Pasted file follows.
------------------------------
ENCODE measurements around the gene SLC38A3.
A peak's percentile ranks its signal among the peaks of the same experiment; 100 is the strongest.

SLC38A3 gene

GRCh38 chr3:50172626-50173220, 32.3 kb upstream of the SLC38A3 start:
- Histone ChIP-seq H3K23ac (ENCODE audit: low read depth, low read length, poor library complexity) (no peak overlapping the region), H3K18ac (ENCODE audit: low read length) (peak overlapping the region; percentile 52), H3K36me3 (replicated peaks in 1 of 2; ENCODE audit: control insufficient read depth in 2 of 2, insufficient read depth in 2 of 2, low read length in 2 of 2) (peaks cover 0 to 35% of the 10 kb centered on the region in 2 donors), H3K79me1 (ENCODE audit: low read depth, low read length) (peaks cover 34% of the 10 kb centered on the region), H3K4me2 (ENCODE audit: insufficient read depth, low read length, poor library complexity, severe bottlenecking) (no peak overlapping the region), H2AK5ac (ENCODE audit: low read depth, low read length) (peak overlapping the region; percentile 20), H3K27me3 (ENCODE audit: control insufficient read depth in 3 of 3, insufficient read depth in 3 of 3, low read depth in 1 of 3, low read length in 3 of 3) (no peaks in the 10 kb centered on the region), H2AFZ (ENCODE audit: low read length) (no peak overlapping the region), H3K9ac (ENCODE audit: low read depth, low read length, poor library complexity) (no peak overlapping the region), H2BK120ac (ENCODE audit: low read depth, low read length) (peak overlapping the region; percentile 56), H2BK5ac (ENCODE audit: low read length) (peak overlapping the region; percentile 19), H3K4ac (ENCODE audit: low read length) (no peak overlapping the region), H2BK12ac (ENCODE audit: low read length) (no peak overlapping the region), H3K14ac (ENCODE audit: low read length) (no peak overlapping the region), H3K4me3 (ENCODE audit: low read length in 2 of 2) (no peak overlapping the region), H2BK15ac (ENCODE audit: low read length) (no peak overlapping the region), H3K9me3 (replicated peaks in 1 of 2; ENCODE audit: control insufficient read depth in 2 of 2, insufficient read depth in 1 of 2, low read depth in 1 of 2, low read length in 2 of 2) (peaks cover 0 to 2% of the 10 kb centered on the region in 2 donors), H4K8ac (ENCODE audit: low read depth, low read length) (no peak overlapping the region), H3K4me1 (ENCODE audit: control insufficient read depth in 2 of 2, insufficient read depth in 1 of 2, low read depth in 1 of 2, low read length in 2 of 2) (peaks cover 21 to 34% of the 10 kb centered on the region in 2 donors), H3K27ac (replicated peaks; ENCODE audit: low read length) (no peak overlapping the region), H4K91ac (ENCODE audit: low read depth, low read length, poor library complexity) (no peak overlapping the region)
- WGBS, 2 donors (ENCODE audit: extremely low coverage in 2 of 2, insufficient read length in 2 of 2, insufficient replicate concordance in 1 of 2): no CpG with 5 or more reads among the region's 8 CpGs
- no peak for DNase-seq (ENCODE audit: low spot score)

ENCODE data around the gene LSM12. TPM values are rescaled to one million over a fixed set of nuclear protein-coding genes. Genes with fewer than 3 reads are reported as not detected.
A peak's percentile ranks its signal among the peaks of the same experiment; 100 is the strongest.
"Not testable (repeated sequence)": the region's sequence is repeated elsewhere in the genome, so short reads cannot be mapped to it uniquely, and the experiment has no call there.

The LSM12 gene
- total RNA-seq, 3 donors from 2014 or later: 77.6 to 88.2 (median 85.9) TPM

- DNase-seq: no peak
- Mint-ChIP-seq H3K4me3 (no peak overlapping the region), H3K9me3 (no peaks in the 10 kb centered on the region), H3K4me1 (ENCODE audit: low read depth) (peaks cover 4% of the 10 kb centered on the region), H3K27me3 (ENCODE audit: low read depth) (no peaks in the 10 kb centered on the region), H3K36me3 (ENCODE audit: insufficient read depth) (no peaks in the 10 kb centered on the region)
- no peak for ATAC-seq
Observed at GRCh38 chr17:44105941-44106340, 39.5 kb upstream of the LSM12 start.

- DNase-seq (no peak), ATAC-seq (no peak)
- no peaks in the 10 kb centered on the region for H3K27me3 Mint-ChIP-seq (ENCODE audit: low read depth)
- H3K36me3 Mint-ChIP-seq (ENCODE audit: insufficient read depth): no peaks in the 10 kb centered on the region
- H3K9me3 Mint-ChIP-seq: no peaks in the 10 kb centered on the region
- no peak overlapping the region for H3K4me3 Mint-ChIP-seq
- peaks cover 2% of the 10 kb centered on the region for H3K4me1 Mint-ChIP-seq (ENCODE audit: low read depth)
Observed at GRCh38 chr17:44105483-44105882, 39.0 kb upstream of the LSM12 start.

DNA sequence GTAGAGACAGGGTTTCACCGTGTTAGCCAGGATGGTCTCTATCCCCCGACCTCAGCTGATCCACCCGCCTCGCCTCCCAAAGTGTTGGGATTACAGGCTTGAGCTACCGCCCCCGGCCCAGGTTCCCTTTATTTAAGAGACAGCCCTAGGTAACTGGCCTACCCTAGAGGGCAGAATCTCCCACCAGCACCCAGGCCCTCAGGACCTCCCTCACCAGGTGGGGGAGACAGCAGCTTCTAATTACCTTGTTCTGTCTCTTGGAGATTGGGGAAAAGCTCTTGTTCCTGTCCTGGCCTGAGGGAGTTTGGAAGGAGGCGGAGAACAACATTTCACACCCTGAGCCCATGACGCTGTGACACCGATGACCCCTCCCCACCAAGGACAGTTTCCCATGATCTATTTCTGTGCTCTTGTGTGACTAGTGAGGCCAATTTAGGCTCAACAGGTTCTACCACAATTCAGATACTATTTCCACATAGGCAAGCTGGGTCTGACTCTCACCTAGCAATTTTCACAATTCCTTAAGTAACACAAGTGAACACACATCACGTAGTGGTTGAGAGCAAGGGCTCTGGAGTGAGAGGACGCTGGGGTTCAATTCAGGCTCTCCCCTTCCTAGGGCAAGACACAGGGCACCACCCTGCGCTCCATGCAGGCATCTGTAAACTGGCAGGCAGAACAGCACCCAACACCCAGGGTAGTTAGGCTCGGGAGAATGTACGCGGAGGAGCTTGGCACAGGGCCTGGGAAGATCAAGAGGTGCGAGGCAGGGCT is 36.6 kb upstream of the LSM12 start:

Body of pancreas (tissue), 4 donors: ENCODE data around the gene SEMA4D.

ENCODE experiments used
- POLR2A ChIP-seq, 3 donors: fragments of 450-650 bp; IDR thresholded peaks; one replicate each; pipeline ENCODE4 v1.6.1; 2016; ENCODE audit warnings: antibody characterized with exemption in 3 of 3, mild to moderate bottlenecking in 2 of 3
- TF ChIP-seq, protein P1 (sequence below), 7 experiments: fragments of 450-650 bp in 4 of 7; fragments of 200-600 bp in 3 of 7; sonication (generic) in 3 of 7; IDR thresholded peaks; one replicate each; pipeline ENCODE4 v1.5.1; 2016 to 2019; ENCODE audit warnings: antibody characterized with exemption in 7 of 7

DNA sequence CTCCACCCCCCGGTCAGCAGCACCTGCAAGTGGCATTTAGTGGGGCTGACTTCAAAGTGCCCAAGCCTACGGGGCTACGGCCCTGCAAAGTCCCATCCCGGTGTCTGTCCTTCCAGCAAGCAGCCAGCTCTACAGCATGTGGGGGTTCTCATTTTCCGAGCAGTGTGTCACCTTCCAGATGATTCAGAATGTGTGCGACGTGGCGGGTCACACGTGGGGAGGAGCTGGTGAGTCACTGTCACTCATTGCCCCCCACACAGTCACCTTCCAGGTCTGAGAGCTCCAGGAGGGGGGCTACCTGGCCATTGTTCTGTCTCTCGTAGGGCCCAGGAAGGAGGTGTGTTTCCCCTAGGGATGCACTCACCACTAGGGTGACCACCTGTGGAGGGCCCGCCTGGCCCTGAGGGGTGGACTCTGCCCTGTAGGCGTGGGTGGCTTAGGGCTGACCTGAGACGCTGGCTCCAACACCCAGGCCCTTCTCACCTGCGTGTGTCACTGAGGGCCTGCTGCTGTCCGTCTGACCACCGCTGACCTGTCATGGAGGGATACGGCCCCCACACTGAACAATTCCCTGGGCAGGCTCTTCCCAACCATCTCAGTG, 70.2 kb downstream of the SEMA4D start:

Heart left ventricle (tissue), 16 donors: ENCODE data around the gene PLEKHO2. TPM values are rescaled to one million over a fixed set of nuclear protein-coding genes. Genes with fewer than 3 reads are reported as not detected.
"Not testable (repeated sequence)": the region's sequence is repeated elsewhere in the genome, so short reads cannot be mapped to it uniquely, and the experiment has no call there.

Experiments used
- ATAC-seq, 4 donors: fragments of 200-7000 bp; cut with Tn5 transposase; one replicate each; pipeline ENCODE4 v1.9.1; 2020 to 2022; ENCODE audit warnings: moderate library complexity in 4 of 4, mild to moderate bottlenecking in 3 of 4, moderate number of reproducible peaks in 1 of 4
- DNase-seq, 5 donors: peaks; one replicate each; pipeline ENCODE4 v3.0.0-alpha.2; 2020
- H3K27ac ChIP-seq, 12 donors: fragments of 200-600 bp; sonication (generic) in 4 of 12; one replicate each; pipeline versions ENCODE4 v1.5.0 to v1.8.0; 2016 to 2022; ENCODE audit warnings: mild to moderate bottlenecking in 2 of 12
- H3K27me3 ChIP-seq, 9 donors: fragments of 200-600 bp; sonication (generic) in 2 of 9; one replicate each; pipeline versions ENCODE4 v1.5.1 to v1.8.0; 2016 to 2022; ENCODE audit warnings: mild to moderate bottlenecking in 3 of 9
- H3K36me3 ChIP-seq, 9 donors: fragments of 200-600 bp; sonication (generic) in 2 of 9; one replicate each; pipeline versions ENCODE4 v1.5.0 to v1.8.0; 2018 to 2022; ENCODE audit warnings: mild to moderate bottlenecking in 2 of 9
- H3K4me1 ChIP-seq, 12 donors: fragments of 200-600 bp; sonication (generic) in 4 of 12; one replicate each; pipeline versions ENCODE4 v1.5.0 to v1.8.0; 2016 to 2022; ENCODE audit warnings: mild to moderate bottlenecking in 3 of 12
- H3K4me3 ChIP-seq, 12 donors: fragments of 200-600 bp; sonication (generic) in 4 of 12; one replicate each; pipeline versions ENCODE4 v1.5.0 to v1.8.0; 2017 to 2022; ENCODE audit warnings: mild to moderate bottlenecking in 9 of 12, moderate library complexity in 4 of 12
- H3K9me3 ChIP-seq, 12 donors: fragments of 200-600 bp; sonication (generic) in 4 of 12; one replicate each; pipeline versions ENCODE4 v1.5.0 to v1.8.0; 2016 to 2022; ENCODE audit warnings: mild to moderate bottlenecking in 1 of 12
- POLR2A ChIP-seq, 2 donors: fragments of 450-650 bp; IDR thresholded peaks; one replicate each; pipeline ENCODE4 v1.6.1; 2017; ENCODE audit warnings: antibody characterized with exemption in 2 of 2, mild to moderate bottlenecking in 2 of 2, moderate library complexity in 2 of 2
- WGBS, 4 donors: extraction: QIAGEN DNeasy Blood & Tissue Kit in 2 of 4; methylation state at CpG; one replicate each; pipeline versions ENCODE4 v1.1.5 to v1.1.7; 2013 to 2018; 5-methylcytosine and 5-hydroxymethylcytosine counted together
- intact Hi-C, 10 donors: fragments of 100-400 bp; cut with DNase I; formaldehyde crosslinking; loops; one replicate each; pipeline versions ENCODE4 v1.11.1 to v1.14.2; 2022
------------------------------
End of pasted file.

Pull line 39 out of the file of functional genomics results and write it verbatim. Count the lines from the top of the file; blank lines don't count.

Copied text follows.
- H3K4me3 ChIP-seq, 12 donors: fragments of 200-600 bp; sonication (generic) in 4 of 12; one replicate each; pipeline versions ENCODE4 v1.5.0 to v1.8.0; 2017 to 2022; ENCODE audit warnings: mild to moderate bottlenecking in 9 of 12, moderate library complexity in 4 of 12